With the exponential growth and progression in all modern technologies, unique and innovative solutions to enhance people’s lives are being discovered and developed on a daily basis.
As one of the fastest growing technology categories, this is where XR enters the equation. XR is a broad classification that has gained momentum in recent years, accounting for a wide range of new and emerging experiential technologies.
XR, also known as “cross reality,” refers to any current or emerging technology that is used to innovate or enhance the way we perceive and interact with information. The most popular and common technologies that reside in this all-encompassing category include virtual reality (VR), augmented reality (AR), and mixed reality (MR). Even if we are not aware of it, XR tech now surrounds and permeates our daily lives.
You may be asking, if XR tech is so prevalent in our lives, then how is it affecting us? The key to that question lies in the simple fact that almost every individual on this planet now carries an advanced compact computing device in their pocket.
While that declaration is just another way of stating that smart phones are very popular, the fact remains that these devices are integral to the rise and solidification of XR in our daily lives.
Dynamic selfie filters are a perfect example of an extremely common and popular XR experience. By combining facial motion capture and augmented reality, designers have created a brand-new method of personal expression.
So how do museums and science centers fit into the picture?
XR aims to immerse users in a hyper-engaging manner. Meanwhile, museums and science centers strive to push the boundaries of an individual’s knowledge while also igniting their desire to learn. The goals of XR and these venues align in many ways. Both elements heighten one another’s inherent strengths, which makes them a natural fit for each other. We have seen a steady influx of XR activations coming into these learning environments, and we’ll only continue to see these numbers grow.
We’ve also found that museums and science centers often explore new ways to blur the line between the established exhibit formats and themed entertainment offerings by blending immersive media and educational data to form one cohesive experience. One such venue is the National Geographic Museum in Washington D.C., where we have collaborated on several exhibitions including “Becoming Jane: The Evolution of Dr. Jane Goodall.”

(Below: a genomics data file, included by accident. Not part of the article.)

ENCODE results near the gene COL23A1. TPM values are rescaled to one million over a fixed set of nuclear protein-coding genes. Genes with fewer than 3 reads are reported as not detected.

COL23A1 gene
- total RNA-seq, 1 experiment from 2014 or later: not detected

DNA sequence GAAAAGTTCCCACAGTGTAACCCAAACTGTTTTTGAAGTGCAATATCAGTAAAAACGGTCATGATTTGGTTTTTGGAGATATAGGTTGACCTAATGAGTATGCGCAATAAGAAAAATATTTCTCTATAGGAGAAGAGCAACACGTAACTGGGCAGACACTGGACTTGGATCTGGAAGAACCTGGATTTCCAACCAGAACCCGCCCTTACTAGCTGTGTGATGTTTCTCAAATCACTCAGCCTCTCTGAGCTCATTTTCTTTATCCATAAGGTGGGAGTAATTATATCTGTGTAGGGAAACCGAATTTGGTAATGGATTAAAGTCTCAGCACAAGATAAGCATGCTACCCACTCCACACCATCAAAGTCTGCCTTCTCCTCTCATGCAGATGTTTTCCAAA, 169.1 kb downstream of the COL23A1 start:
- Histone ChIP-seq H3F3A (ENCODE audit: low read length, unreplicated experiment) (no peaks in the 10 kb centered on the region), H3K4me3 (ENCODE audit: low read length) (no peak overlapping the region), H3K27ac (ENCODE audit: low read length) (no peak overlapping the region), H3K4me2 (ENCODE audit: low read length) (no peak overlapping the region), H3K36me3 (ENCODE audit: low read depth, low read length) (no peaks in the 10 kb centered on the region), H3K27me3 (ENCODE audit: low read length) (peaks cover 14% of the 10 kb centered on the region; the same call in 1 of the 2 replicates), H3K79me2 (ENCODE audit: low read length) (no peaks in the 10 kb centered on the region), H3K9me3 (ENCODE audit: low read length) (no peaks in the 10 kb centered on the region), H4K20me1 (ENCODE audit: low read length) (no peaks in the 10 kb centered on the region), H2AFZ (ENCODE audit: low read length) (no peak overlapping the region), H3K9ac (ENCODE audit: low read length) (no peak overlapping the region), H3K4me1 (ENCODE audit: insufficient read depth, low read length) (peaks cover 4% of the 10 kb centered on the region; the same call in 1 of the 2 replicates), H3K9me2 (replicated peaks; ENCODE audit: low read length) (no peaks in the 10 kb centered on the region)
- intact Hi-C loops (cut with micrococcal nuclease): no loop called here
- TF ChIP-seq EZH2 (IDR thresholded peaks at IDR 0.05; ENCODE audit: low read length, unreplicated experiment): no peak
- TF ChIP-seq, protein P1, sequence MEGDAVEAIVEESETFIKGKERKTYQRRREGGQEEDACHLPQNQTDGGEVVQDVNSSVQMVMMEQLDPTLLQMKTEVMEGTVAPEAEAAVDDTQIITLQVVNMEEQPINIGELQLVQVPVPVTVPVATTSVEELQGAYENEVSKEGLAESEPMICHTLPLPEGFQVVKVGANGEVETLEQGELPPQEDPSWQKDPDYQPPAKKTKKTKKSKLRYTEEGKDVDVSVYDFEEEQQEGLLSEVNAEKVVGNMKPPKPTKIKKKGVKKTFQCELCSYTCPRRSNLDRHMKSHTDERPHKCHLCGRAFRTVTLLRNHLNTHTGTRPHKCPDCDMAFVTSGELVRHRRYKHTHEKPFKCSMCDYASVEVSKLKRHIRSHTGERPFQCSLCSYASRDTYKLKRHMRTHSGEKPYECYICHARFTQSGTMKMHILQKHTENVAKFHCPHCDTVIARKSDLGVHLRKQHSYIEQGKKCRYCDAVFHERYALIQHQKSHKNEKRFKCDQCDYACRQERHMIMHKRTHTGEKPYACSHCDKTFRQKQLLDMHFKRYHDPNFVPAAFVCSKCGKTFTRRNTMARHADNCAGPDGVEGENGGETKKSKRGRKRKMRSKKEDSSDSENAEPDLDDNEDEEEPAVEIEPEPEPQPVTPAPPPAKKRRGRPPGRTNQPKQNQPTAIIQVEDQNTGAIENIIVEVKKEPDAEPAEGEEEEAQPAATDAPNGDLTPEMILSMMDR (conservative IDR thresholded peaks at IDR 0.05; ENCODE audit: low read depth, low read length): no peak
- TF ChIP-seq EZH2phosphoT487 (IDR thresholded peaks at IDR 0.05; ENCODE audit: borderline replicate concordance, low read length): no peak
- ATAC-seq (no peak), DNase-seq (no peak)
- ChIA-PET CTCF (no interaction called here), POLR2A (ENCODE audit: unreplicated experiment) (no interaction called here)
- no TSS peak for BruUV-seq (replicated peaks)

“Becoming Jane” gives visitors an intimate look inside the groundbreaking scientist’s life and research throughout her illustrious career. Audiences are exposed to Jane Goodall’s breakthroughs and tribulations, which highlight the resounding impact of her discoveries and their substantial significance.
From the outset, our team at Falcon’s Creative Group was committed to bringing the key moments to life through a combination of complex video, audio, and interactive solutions where the technology would seamlessly service the experience. Ultimately, the goal for us was to transport visitors to a location and time that may be foreign and exotic to them in order to evoke empathy and a strong emotional response, while also maintaining the utmost authenticity.
In an effort to immerse and engage exhibit-goers in the world of Gombe National Park, our team leveraged our own XR product, the Falcon’s Vision™ augmented reality headset.
The Falcons’ Vision™ AR system is designed to bring profound subject matter to users in interactive, intimate, and innovative ways.
Because of the hardware’s durable and intuitive design, any user can quickly pick up a Falcon’s Vision™ headset and immediately interface with it. The physical experience is augmented and enhanced with real-time and fully dimensional content that is custom designed by developers, such as myself.
During this project, we were specifically inspired by a desire to journey closer to elements of the natural world that would be nearly impossible to experience any other way.
Our goal was to allow visitors to engage with chimpanzees up close and experience some of the key revelations that Jane witnessed during her time in Gombe National Park.
While our work with the National Geographic Museum and the Jane Goodall Institute marks one of our most recent forays into the world of XR-based immersive entertainment, it is the nature of technology to continue moving forward, breaking old boundaries and providing new opportunities to experience the world differently. This truth inspires us to evolve our own way of thinking about how we approach developing themed entertainment experiences and forge new paths ahead. The only thing more exciting than seeing these educational spaces continue to innovate is seeing how much joy people get out of learning. We are excited for all the new horizons that XR technologies will reveal and how we may adapt them to continue to tell stories and connect with hearts and minds like never before.